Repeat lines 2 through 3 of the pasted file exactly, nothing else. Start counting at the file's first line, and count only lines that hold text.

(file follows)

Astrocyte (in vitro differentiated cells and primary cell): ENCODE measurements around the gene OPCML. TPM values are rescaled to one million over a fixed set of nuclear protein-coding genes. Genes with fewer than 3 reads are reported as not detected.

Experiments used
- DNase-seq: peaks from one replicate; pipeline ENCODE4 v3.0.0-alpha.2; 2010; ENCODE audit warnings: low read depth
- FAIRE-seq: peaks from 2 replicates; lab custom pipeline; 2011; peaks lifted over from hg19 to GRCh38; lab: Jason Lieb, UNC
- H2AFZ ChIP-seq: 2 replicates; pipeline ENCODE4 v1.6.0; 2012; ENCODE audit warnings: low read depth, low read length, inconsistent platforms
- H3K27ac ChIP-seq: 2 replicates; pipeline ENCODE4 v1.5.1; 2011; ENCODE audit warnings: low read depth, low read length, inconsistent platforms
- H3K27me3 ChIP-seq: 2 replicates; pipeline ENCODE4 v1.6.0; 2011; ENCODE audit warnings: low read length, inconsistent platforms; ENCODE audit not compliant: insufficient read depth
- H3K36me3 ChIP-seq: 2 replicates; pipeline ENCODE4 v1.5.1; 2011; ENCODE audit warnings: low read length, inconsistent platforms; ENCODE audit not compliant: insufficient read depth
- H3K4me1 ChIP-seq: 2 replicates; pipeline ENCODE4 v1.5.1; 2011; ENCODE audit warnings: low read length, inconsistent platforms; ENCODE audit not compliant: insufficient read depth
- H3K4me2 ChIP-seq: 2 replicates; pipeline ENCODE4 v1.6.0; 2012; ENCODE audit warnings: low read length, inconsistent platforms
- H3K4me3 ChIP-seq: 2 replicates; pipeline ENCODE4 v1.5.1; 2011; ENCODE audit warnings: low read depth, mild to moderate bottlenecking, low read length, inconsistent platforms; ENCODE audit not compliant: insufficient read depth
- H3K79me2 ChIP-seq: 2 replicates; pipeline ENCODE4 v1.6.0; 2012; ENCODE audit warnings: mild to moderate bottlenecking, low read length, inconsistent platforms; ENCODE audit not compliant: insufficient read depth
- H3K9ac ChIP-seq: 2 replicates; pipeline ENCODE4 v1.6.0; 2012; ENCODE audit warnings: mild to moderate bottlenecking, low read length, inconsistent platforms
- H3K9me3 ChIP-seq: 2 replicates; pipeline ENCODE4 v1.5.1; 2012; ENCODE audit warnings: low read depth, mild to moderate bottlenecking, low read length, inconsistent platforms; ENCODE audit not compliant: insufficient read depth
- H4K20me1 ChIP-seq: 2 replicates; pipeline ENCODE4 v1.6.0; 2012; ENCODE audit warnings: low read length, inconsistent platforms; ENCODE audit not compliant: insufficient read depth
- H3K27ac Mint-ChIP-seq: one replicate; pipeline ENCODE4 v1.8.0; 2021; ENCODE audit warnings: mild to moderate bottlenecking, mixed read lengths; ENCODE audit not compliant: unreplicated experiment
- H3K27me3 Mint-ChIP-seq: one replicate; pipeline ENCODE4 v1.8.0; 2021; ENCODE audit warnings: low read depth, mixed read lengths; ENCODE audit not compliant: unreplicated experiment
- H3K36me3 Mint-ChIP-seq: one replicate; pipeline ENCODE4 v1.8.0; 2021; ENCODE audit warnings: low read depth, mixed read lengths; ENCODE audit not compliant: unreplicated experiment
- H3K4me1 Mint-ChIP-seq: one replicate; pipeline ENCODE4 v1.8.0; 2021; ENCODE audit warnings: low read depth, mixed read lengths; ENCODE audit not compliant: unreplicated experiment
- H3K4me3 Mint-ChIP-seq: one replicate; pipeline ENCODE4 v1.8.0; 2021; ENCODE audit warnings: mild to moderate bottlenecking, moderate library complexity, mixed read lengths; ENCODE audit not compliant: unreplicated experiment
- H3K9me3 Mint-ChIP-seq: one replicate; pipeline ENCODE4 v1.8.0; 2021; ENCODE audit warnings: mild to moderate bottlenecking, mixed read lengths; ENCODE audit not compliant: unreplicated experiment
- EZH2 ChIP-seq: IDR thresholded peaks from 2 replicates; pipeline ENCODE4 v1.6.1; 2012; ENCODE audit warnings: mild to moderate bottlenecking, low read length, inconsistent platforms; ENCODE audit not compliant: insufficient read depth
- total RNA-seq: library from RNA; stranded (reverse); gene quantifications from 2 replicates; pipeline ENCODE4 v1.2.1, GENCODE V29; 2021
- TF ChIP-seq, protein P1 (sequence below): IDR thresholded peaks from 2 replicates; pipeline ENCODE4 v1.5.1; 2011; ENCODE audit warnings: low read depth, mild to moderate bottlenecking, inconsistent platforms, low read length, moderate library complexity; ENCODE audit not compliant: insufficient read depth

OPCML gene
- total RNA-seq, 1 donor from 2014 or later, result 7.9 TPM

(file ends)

Experiments used
- DNase-seq: peaks from one replicate; pipeline ENCODE4 v3.0.0-alpha.2; 2010; ENCODE audit warnings: low read depth